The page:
Note also that there are people who support a free market who nevertheless claim to be left-wing, such as mutualists and left libertarians. That’s fine: it should be clear why mutualism looks a bit left-wing, but my definitions of left and right are different and it just so happens that mutualism ends up on the right.
Bookchin criticised anarcho-syndicalism on three grounds:
Workplaces under workers’ self-management exclude the wider, non-working community from decision-making.
There is a danger that workers cannot separate their “vocational interests” from their interests as citizens when debating public policy.
The syndicalist federation is susceptible to bureaucratisation.
These problems might lead to self-managed workplaces abusing the means of production, polluting or exhausting natural resources or just ignoring what citizens, as consumers, actually want. This is a good argument for introducing a community federation that manages natural resources and intervenes if they are misused. On the other hand, if workplaces are organised as open source peer projects, it might be possible to avoid these problems without introducing a community institution. You have to rely on the idea that peer projects won’t get contributors if they do the “wrong” thing. Nobody is forced to work for anybody in this system, so contributors can always “exit”. Furthermore, projects can set up resource user groups to share possibly scarce resources between them in a sensible way, and the producers’ federation is very likely to set standards and sanction interventions to prevent ecological destruction. Peer projects also make it easy for consumers to have a voice too. A peer project is essentially a project where people with a common goal get together to provide something - for themselves as well as for others who have the same needs. By using open source methods, others can always check their work, contribute feature requests and report problems, and even “fork” the project by copying over all of the project’s plans and information resources to a new project.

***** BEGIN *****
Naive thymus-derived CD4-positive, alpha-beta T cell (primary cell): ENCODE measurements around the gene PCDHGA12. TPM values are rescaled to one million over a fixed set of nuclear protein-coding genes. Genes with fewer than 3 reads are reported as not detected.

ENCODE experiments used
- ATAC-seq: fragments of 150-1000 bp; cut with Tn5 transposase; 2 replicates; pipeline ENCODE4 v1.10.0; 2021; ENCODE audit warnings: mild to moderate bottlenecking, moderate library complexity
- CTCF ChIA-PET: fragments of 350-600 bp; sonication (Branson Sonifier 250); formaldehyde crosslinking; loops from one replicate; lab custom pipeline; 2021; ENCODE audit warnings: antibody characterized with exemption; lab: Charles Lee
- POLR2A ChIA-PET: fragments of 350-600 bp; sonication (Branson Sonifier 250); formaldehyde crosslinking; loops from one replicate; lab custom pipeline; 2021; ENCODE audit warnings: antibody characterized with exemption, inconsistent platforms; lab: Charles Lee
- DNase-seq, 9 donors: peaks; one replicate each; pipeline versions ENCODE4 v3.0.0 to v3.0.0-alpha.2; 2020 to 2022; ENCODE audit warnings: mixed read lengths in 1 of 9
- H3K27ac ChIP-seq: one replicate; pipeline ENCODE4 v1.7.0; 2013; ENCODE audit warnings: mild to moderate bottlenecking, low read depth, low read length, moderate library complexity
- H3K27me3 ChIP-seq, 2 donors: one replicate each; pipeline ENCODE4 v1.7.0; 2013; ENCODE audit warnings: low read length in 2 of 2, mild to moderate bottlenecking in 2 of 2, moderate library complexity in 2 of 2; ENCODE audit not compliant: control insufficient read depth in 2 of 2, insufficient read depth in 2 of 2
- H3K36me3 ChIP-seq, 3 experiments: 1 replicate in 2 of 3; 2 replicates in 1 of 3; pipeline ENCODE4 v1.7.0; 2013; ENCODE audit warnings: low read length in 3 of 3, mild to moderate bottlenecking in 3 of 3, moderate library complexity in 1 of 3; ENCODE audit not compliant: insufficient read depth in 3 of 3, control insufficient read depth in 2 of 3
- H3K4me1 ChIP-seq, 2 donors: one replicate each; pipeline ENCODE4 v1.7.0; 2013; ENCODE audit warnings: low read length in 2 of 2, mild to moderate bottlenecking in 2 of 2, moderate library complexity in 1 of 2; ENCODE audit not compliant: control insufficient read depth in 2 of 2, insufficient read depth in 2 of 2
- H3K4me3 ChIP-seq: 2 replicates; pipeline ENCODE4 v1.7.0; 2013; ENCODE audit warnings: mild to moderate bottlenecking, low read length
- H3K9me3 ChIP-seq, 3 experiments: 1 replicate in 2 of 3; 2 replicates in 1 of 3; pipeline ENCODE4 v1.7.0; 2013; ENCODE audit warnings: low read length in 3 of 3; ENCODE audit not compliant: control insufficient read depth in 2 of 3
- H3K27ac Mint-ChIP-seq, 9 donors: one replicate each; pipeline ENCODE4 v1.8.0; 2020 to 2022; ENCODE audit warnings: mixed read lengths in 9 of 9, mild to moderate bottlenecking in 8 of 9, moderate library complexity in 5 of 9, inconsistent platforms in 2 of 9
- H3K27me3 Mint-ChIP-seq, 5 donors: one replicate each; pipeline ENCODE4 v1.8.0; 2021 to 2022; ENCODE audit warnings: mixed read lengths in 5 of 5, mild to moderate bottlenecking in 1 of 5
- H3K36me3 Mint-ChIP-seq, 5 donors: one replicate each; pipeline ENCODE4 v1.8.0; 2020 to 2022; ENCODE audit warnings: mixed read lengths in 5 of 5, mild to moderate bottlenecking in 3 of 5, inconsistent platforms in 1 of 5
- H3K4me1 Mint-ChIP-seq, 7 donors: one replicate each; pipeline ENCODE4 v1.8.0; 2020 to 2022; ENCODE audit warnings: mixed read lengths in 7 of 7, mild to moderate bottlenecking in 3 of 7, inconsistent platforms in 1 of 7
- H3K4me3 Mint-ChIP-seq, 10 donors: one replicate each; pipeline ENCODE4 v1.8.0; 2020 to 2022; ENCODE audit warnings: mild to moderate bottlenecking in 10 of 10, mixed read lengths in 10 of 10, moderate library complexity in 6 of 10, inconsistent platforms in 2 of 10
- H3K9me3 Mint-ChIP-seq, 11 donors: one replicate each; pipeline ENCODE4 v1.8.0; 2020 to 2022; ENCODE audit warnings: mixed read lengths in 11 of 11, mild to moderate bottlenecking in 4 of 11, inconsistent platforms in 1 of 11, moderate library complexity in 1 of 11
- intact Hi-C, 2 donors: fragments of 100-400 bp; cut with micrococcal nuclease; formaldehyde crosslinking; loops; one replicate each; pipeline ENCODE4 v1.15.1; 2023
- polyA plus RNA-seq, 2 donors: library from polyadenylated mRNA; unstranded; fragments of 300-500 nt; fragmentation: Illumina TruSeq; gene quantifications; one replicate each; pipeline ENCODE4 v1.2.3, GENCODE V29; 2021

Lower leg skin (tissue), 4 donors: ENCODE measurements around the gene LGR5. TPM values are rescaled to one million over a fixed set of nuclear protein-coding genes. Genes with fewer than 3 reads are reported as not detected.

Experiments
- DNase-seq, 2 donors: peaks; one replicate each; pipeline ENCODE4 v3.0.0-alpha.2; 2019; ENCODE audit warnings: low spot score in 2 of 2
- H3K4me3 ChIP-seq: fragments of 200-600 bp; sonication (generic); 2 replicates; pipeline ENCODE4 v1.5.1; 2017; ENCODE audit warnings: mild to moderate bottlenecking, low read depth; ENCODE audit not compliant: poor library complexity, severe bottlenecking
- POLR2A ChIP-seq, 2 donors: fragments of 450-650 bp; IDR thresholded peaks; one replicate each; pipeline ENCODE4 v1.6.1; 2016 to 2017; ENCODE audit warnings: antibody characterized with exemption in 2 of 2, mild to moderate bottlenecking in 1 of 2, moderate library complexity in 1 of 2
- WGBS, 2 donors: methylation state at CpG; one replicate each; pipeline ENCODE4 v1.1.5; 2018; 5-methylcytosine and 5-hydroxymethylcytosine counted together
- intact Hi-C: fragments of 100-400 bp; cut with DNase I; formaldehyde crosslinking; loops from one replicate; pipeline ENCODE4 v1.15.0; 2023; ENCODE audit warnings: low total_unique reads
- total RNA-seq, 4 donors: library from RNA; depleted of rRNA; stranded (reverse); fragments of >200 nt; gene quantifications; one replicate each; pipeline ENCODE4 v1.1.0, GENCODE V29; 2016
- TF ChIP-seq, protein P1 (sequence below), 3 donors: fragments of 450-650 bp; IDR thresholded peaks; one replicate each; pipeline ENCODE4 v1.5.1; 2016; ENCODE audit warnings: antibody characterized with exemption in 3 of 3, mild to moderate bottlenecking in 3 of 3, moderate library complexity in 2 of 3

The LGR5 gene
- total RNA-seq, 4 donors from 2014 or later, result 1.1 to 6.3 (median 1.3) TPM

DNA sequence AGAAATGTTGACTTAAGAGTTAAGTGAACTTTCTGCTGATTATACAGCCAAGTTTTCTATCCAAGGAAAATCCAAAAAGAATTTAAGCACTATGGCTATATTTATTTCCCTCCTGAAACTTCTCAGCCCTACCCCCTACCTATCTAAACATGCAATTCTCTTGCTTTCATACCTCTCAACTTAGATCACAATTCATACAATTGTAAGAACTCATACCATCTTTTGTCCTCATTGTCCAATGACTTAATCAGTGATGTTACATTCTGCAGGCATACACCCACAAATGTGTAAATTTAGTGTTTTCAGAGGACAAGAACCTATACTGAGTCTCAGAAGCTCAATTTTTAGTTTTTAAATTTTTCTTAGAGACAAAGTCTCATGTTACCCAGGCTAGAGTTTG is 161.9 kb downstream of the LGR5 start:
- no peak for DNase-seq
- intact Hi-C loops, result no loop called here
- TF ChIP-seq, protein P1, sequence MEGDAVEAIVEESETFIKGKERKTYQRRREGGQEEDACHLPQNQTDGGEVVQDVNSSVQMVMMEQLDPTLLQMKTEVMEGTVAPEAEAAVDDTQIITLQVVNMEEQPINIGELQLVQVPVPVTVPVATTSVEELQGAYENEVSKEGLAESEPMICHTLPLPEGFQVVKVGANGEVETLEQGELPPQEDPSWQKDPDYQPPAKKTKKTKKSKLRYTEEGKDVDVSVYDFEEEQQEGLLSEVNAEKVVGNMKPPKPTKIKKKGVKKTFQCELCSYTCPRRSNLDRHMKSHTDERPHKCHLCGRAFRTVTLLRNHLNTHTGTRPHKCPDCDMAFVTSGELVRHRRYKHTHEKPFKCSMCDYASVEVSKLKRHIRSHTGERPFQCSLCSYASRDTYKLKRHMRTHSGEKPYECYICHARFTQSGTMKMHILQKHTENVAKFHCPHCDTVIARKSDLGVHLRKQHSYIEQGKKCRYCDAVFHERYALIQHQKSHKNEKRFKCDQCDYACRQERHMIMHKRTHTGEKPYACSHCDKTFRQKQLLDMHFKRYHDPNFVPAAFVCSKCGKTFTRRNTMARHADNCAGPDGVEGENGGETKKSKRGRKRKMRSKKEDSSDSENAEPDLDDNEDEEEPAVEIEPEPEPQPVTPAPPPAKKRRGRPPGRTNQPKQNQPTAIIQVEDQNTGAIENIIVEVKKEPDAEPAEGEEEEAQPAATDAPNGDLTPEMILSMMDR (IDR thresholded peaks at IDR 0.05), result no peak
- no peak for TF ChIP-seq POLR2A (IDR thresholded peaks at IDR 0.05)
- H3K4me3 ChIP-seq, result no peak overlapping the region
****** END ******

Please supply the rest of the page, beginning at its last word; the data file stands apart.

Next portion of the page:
The tendency for bureaucratisation is probably based on the idea that manual workers haven’t got time to participate in meetings and end up electing someone to do the job full-time. Parecon tries to solve this problem by enforcing a rotation of manual and administrative duties. Such a rotation could also be introduced voluntarily. Peer projects tend to use “rough consensus” as their decision-making model: they avoid having meetings, avoid voting; they give people a chance to object to something if they want, but if nobody objects they just do what they think is right. This might not always work, and some meetings will still be necessary, but cutting down on meetings is a good way to avoid bureaucratisation.
The extreme variety of anarcho-syndicalism where there is literally no community federation is probably unlikely to be desirable. Just like with so-called anarcho-capitalism, where a minimal state seems to be necessary, right-wing anarchists might support a minimal community federation. But this brief discussion should show that extreme anarcho-syndicalism is ideologically sound and isn’t necessarily going to collapse or descend into an authoritarian system.